Eleven anapestic quatrains signed "W." In this pastoral ballad young Celadon mourns the absence of his love in what amounts to a fertility allegory: "Now the birds have forsook ev'ry grove, | The groves which all tarnish'd are seen; | And my Sylvia, a truant to love, | Has left the gay nymphs of the green!" Perhaps too the lyric trades on the association of Shenstone with gardening; it seems like a companion piece to "An Autumnal Ballad" which had appeared in the Weekly Magazine the previous October.
Whilst tempests deform the bleak year,
Whilst winter yet rages around,
When nor roses nor vi'lets appear,
Nor cowslips enamel the ground:
"What theme shall young Celadon chuse,
What strain shall enliven his song?
Alas! can the peace-loving muse
Her notes in this season prolong?
"Shall philosophy brighten the verse?
Shall I soar to the regions of day?
Or attend on the tear sprinkl'd hearse,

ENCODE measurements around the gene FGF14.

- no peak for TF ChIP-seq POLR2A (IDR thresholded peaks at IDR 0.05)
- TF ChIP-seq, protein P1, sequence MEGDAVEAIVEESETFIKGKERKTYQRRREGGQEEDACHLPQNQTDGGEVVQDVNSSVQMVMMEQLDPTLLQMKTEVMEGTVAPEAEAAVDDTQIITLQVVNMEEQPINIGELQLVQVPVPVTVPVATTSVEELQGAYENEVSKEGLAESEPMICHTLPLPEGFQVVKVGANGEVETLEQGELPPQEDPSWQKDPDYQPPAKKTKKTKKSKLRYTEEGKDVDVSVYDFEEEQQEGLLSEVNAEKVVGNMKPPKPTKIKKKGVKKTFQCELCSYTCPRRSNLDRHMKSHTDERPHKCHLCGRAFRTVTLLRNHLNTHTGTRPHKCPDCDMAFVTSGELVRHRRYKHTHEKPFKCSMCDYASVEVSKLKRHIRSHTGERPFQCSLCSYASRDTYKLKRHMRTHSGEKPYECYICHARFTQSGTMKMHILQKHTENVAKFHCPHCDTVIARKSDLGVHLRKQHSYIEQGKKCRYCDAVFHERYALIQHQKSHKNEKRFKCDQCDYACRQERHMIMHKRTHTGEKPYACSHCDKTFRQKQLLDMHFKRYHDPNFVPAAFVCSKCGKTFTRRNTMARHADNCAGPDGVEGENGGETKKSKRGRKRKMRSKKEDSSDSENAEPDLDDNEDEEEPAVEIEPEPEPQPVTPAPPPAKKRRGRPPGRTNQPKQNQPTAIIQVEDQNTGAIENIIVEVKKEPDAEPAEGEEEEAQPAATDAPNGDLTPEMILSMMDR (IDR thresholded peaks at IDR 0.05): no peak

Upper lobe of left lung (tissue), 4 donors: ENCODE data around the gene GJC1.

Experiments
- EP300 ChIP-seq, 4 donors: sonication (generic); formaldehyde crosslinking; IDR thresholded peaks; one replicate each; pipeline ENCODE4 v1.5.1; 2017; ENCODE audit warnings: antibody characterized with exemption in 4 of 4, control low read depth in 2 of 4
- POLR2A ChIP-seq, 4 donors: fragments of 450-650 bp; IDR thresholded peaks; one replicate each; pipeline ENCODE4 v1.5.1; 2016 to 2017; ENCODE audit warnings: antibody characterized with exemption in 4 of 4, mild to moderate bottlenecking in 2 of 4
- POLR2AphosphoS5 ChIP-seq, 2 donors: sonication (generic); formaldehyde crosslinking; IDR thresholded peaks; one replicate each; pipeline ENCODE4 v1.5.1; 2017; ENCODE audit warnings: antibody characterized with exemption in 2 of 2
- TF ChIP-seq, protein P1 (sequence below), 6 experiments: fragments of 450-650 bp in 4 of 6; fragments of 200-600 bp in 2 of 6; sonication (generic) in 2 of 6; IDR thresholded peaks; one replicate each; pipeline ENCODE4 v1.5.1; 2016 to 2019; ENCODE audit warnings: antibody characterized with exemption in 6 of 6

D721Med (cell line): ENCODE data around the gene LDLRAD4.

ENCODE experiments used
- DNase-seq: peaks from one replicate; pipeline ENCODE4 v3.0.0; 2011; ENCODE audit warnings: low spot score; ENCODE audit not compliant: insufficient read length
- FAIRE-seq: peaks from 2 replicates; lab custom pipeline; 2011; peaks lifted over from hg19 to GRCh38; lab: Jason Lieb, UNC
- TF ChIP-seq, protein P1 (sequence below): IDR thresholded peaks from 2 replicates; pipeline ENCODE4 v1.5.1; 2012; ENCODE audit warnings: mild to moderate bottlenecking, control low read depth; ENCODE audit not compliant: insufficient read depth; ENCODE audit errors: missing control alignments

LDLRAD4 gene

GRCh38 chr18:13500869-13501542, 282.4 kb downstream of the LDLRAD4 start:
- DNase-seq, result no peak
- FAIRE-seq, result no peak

While funerals blacken the way?
"Must I leave off the pastoral strain,
Must I quit the delights of the field:
Or still sing on the desolate plain
The joys which contentment can yield.
"Now the birds have forsook ev'ry grove,
The groves which all tarnish'd are seen;
And my Sylvia, a truant to love,
Has left the gay nymphs of the green!
"The charms which each season can bring,
Her presence to me could supply;
But thy roses of fresh blooming spring,
Without her would wither and die.
"Then if Sylvia return to my arms,
Sweet music shall flow from my flute,
Then the groves shall resound with her charms
Tho' the thrush and the linnet are mute.
"I would stray where I saw her appear,
Tho' loud tempests around me should blow;
I would call it the prime of the year,
Tho' the hills were all cover'd with snow."
Thus Celadon, pride of the grove,
Rehears'd to the woodlands his grief,
And the queen of soft pity and love,
Propitious afforded relief.
For Sylvia the lovely, the fair,
Return'd to the nymphs of the plain,
To the winds fed young Celadon's care;
He resum'd his gay humour again.
Her presence new brighten'd the skies,
Caus'd the warblers of summer to sing;
And fresh flow'rets spontaneous arise
To salute the return of the SPRING.